Tips for Traveling With Kids From 12 Family Travel Experts

Volunteer vacation with grandkids
Traveling with kids can be like a Charles Dickens novel: It can be the best of times or the worst of times. But a lot of the variance between these two extremes can be mitigated with proper planning and preparation. 


With summer travel season officially underway, we thought it would be a great idea to check in with some of the world’s most respected Family Travel Bloggers to get their tips on how to make traveling with kids a better experience for everyone.


Check out their expert advice!

Traveling With Kids: Family Adventure Project
“Don’t underestimate the ability of kids to travel, experience and make sense of the world, or their ability to help you do the same. It’s usually not kids that limit family travel but people’s assumptions about their capabilities or interests. When we bike, hike or paddle with our kids we are routinely surprised by what they’ll attempt and how far they’ll go. Together we have tackled many classic routes, including end-to-end New Zealand, the Camino de Santiago, and the Pyrenees. When we challenge them, let them challenge us and take on new things, we enjoy richer travel experiences and grow as a family.
Stuart Wickes, The Family Adventure Project

Traveling With Kids: Vacation Gals


“Volunteer vacations take on added meaning when the nature of the good acts is close to our children’s hearts. My oldest daughter is very nature-oriented, so rainforest reforestation and keeping guard over sea turtle nests in Costa Rica were her highlights of that trip. My younger daughter is highly social and empathic. With this in mind, we made sure to take some time to visit some extremely rural families in Cambodia as we helped provide them with permanent water wells. For her, the act of having made a concrete positive difference in the lives of her fellow humans was the most meaningful vacation she’s yet to experience.” –Jen Miner, The Vacation Gals


Traveling With Kids: Globetotting

“We learned the hard way that a jam-packed schedule when traveling with kids will only end in tears. An ill-planned trip to Udaipur, India at the wrong time of year, staying in the wrong hotel, with a never-ending list of sights that I simply had to see left us all hot, tired and incredibly grumpy. As temping as it might be to travel as you did pre-kids, everyone will have a much better holiday if you include some down time. These days we keep the itinerary simple and stick to sightseeing in the morning, pool time in the afternoon.” –Katja Gaskell, Globetotting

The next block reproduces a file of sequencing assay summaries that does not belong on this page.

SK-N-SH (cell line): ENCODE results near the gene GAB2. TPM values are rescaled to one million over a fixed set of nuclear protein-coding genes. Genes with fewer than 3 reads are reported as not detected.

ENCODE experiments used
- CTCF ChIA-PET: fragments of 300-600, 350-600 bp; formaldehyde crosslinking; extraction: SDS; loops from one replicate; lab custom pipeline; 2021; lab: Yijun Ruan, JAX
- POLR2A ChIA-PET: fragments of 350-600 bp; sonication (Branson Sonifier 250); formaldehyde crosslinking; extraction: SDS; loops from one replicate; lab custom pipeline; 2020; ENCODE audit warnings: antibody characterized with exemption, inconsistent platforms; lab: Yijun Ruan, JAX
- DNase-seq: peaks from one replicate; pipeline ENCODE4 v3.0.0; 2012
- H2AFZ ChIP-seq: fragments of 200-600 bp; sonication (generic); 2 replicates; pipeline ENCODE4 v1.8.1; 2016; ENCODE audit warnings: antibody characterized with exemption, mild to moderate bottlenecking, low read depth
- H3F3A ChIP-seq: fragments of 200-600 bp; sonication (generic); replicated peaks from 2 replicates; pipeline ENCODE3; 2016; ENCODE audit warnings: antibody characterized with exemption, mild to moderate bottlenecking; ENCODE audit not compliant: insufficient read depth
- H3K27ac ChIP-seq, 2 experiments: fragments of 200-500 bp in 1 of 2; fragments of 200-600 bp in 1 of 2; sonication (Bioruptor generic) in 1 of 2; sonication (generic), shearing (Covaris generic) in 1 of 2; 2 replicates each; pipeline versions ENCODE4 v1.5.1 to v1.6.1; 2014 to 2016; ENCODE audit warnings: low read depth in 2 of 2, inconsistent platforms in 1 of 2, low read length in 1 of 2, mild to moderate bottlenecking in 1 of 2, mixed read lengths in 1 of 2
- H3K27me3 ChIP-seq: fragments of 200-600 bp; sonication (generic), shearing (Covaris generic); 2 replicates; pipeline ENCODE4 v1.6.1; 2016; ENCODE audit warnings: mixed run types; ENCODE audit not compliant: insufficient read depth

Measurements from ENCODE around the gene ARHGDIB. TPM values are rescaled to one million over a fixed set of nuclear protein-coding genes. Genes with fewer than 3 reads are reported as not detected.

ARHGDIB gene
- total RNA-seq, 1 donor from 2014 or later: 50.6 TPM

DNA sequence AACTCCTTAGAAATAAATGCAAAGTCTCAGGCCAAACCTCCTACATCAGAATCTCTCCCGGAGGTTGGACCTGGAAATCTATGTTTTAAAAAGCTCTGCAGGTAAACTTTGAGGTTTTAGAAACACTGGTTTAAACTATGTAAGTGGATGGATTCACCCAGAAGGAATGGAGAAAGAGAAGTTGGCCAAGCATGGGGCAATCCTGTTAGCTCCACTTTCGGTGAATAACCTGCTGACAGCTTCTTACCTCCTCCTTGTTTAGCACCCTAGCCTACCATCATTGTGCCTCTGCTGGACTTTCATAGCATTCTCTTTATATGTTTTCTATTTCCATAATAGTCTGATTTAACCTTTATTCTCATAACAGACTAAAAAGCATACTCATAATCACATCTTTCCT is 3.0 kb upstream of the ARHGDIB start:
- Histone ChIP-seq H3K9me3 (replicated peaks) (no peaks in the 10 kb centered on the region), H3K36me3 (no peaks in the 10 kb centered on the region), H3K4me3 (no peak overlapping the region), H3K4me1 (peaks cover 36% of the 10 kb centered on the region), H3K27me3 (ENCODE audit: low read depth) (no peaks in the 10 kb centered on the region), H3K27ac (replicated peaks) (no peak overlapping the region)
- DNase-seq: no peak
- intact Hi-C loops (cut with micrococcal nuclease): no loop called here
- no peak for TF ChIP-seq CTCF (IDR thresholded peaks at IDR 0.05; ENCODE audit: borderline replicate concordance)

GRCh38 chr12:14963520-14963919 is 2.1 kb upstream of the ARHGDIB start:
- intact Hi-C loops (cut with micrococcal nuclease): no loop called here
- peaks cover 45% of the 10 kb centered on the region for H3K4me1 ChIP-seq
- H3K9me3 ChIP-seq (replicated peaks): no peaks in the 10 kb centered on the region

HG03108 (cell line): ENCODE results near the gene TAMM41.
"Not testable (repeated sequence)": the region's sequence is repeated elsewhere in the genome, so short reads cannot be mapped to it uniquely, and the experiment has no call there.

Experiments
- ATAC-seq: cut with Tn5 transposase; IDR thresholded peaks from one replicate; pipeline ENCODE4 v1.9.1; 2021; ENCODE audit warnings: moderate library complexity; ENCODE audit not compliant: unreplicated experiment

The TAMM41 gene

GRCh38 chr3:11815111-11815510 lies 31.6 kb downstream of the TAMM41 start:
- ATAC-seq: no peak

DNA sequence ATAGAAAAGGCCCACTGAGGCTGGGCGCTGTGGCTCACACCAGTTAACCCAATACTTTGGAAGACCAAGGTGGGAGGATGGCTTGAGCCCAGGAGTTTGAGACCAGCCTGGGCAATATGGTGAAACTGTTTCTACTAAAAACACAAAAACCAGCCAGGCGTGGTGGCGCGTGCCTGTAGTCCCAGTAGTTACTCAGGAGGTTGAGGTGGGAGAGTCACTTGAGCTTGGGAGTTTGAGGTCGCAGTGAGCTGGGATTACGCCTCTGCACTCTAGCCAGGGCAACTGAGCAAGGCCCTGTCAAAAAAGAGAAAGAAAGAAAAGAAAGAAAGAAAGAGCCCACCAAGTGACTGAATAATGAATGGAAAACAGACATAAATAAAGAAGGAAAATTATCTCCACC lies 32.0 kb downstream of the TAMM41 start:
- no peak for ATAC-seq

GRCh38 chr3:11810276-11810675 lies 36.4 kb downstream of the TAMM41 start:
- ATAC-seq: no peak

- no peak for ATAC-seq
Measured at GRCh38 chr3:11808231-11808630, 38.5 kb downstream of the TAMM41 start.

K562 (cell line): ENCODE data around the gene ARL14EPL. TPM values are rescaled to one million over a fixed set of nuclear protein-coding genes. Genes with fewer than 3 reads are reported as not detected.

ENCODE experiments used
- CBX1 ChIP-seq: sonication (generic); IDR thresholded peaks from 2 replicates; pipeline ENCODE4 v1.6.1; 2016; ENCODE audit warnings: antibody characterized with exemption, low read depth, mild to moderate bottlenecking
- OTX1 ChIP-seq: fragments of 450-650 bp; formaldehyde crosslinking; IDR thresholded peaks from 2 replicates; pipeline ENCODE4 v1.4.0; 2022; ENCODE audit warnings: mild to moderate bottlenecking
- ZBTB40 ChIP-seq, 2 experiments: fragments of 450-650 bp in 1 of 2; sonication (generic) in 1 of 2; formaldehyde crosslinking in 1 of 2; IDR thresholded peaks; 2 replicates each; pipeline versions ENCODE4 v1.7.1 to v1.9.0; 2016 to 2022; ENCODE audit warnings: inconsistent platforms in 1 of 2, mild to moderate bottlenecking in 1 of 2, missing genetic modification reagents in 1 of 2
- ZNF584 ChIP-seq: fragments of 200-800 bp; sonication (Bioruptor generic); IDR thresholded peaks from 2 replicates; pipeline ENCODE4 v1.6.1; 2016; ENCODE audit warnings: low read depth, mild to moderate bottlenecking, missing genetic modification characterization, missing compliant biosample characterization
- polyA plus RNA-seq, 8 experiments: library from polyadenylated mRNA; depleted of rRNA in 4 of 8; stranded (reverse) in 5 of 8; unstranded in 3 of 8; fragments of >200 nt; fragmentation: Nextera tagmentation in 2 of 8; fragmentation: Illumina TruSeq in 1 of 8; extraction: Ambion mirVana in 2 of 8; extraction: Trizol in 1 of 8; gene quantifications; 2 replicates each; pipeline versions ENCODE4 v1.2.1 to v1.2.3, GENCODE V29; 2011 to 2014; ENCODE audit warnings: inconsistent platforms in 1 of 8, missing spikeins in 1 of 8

Traveling With Kids: Tips for Family Trips

“Get kids involved in planning the itinerary for the family trip. Letting kids choose activities will help younger children feel important, and help older kids and teens to get more excited and engaged in the family vacation. On our recent road trip through Southern Utah, I gave my 11-year-old a list of activities we had all discussed, then asked her to prioritize them and propose an itinerary. She enthusiastically accepted. With a few adaptations for changing circumstances, we followed her plan and the whole family had a fun and memorable trip.” –Allison Laypath, Tips for Family Trips

Traveling With Kids Tips: Wandering Educators

“Travel is the best form of education there is! Utilize travel to deepen your kids’ education in many ways– geography, history, language, archaeology, the list is endless! Include your kids’ passions in your travel planning (dinosaurs, art, legos, games, trains, architecture, movie locations, etc.) and pursue those interests in your travels. In Toronto, we spent several hours in the Pompeii exhibit at ROM. Our daughter loves ancient history, and this made it real. After seeing the casts of the people and learning what archaeologists have uncovered, she’s now intent on a trip to Italy, and can’t stop researching to learn more about Pompeii.” –Jessie Voigts, Wandering Educators